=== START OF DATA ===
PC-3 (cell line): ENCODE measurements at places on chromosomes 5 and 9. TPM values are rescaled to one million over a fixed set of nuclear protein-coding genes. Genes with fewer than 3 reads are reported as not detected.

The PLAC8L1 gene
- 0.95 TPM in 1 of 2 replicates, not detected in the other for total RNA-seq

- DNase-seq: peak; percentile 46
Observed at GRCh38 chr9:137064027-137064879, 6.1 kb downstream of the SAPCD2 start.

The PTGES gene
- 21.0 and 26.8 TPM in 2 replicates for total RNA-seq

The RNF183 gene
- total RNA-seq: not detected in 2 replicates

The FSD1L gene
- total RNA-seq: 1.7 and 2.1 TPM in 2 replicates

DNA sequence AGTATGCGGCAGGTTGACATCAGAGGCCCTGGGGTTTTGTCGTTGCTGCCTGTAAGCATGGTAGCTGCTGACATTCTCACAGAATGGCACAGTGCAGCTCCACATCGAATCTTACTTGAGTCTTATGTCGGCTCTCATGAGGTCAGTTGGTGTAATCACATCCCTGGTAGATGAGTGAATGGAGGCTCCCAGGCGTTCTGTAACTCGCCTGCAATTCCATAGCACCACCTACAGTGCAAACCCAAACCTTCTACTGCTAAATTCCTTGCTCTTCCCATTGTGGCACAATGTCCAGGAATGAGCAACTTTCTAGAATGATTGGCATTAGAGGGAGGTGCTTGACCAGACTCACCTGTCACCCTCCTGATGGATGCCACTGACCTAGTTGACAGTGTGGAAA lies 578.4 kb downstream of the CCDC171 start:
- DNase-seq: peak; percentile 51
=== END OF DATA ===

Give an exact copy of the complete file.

PC-3 (cell line): ENCODE measurements at places on chromosomes 5 and 9. TPM values are rescaled to one million over a fixed set of nuclear protein-coding genes. Genes with fewer than 3 reads are reported as not detected.

The PLAC8L1 gene
- 0.95 TPM in 1 of 2 replicates, not detected in the other for total RNA-seq

- DNase-seq: peak; percentile 46
Observed at GRCh38 chr9:137064027-137064879, 6.1 kb downstream of the SAPCD2 start.

The PTGES gene
- 21.0 and 26.8 TPM in 2 replicates for total RNA-seq

The RNF183 gene
- total RNA-seq: not detected in 2 replicates

The FSD1L gene
- total RNA-seq: 1.7 and 2.1 TPM in 2 replicates

DNA sequence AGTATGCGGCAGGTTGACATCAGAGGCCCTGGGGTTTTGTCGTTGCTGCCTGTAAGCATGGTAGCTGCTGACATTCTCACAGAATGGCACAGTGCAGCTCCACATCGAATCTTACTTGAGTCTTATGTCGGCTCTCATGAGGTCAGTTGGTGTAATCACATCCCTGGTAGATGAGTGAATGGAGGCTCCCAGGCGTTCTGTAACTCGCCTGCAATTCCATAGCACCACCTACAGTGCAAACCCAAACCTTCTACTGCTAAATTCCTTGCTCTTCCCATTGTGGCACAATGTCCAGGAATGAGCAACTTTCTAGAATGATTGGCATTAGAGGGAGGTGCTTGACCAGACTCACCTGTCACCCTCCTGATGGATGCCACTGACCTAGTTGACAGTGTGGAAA lies 578.4 kb downstream of the CCDC171 start:
- DNase-seq: peak; percentile 51